Things seemed to be improving for the food industry in Asia, but it was short lived. The Covid-19 has arrived. Besides being an unprecedented and absolutely devastating public health crisis, Covid-19 has also been the food industry’s biggest challenge to date, forcing an unimaginable number of restaurants around the world to close their doors. , some never to reopen. The economic toll of the pandemic on the restaurant industry has not been evenly distributed. Fast food restaurants such as pizza chains increased their sales during the pandemic, while fine dining establishments saw significant declines in the range of 75-85% with no signs of slowing down.

The food industry was badly affected, mainly because it attracted a smaller population of customers and generally had higher operating costs such as rent (due to their establishments in prime locations) , higher labor costs (requiring more sophisticated talent), and higher food and drink. costs. Lockdowns in countries and border restrictions mean these restaurants are no longer able to target international gourmet travelers, a primary customer segment. Many gourmet restaurants have stayed away from the delivery service train because it was considered not only a taboo, but also because the impact on the quality of their dishes in terms of logistical constraints was a cause for concern. Many fine dining establishments that exist today also haven’t embraced digital marketing much, as they mostly relied on old-fashioned word of mouth marketing to attract consumers.

Finally, fine dining establishments have been left behind as cities shut themselves down with curfews and restrictions on dining forcing the ‘stay at home’ wave. A large majority of the residents of the house have started cooking at home for friends and family or ordering from their favorite restaurants through third-party delivery providers. While some of these trends will reverse after the end of the Covid pandemic, a recent Mckinsey study indicated that part of the trend for home meals will be here to stay, causing a loss of around $ 50 billion. dollars to the American restaurant industry.

To face it, the gastronomy industry is reinventing itself. Chef Garima Arora, recently opened ICI in Bangkok, an Indian canteen-style casual dining spot promising a relaxed and playful vibe while maintaining the chef’s signature mode of Indian cuisine. This is a paradigm shift for this famous female chef from Gaa who placed 15th on the list of Asia’s 50 best restaurants in 2019. In the same vein, René Redzepi has also started selling ice cream and burgers for $ 18 at famous Noma, shifting its focus to serving children and families during the pandemic.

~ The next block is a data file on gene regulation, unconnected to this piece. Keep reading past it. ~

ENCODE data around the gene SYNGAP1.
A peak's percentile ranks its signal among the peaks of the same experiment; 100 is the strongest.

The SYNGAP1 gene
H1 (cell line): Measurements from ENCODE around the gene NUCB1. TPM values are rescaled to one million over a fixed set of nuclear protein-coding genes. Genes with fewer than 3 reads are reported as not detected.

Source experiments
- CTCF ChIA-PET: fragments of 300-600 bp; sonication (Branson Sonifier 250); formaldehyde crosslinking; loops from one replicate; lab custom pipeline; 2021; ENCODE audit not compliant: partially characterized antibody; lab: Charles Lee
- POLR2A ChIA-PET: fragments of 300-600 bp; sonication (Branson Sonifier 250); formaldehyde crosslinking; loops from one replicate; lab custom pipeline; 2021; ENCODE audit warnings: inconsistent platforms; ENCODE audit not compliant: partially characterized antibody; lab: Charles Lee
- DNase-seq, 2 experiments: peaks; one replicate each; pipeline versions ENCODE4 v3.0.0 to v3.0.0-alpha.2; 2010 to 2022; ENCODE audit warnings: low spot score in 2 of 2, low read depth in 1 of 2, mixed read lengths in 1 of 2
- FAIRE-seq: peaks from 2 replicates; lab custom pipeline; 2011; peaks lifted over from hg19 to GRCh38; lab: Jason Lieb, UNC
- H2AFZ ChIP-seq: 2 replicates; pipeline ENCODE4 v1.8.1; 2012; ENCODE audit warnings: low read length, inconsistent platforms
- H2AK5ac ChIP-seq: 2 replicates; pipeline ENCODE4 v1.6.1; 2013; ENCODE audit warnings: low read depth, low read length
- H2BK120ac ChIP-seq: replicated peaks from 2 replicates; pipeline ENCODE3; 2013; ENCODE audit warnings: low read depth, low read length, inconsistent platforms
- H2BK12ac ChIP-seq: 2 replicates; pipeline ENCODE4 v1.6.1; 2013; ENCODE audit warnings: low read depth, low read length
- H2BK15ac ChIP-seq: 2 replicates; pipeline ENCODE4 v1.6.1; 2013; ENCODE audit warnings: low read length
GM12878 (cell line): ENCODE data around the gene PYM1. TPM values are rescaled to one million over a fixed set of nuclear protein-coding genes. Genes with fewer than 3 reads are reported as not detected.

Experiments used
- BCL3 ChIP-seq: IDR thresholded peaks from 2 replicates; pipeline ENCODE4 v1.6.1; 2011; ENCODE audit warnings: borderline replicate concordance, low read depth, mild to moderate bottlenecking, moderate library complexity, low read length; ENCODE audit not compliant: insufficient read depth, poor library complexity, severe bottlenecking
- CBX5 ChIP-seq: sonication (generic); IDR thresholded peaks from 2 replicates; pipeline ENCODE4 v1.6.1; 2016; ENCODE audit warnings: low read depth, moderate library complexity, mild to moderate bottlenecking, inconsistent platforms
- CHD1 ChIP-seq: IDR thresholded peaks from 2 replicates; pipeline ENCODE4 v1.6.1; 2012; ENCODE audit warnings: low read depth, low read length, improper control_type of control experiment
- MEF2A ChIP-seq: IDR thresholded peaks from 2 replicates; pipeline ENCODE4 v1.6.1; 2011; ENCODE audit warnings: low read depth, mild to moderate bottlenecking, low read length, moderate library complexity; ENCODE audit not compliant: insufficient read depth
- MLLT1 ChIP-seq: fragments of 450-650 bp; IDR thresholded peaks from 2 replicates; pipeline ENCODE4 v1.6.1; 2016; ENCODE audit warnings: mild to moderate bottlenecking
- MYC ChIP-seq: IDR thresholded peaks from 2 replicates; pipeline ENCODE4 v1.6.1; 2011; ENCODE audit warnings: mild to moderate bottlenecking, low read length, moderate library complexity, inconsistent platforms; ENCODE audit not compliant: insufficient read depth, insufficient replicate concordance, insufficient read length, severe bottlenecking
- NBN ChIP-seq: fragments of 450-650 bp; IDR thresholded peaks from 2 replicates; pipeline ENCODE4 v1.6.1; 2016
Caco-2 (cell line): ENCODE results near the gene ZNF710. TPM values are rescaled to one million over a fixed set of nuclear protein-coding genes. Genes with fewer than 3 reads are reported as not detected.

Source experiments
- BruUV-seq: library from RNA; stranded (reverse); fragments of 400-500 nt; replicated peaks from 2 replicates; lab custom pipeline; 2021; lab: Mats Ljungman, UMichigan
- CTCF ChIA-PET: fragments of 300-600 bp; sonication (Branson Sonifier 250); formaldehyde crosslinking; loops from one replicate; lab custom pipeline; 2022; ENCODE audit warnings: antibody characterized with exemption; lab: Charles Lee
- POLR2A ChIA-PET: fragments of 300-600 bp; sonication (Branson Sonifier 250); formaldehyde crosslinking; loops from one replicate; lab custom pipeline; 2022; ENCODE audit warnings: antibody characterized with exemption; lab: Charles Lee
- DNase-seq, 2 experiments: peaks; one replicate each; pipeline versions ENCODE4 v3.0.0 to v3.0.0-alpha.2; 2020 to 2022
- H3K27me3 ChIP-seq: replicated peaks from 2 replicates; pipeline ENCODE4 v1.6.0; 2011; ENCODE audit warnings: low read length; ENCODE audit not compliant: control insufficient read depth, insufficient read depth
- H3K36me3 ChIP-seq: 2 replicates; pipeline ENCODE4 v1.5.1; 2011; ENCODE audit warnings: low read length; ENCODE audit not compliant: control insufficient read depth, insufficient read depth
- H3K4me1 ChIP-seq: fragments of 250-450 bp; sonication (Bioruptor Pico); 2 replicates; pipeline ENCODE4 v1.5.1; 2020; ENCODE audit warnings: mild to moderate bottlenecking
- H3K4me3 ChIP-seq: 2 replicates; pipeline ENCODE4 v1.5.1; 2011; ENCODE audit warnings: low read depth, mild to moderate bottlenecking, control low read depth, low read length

So, does this mean that gastronomy is really dead? No. Gastronomy as we knew it may be gone forever, but it will reincarnate as a new phenomenon. The industry was hit hard by the pandemic, and some of the behaviors and changes that were already beginning to transform the industry were accelerated by the pandemic by about five years in a matter of months, according to some industry experts.

At some point, dining in fine dining establishments will once again be a pleasure that diners around the world can enjoy, but it is up to the industry to embrace some of the changes that have taken place. It is important that gourmet restaurant operators adapt to changing consumer demands in order to maintain their appeal by adopting digital marketing technologies to reach their customers, make their menus more relevant and value-oriented, innovate their cuisine, concepts and processes. Finally, they will have to tap into the food delivery scene by making their food available on the many third-party delivery platforms so that their food is finally accessible to everyone.


About the Author: Rohit Sachdev is President and CEO and Founder of Soho Hospitality, an interior design, food and beverage, and digital marketing consultancy with a restaurant development arm comprising five brands : Above Eleven, Charcoal, Havana Social, Cantina Italian Kitchen and Soho Pizza. For more information, visit www.sohohospitality.com or contact [email protected]